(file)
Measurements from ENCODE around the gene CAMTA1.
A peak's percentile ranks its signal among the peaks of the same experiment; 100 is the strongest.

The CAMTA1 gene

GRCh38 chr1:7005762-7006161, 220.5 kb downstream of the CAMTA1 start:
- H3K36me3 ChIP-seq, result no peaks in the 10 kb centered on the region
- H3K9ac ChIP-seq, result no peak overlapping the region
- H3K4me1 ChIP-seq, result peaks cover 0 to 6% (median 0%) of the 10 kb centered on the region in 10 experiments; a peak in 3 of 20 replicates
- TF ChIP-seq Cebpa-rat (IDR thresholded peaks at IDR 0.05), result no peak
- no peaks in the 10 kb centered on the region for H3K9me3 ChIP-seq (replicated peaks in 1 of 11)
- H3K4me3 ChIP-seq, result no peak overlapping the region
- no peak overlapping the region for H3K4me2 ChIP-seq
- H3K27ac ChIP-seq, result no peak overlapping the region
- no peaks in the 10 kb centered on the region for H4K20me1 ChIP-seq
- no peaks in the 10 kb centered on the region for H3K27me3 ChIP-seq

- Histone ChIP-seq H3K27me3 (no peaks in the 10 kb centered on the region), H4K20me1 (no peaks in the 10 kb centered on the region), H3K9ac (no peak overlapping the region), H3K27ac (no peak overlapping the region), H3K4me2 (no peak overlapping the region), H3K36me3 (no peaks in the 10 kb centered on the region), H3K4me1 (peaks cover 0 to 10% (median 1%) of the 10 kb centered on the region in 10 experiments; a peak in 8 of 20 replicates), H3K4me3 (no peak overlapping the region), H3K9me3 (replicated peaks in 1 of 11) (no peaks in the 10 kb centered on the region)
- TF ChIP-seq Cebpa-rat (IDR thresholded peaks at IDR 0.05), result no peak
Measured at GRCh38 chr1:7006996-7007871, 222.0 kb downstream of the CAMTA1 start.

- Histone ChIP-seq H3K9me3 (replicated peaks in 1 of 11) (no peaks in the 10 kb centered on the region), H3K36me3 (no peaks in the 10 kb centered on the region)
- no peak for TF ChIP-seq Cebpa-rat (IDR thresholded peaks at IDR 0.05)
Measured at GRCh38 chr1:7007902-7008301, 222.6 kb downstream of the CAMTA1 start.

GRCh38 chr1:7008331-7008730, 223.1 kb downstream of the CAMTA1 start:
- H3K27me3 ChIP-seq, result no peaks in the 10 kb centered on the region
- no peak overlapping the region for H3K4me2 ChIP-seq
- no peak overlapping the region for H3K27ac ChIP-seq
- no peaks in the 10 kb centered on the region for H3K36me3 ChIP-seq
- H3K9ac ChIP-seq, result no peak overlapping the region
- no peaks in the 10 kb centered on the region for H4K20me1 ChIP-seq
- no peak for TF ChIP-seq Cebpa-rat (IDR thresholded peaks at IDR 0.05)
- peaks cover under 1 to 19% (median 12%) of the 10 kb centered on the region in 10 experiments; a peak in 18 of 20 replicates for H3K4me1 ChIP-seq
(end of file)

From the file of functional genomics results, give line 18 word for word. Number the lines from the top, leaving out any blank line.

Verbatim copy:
- Histone ChIP-seq H3K9me3 (replicated peaks in 1 of 11) (no peaks in the 10 kb centered on the region), H3K36me3 (no peaks in the 10 kb centered on the region)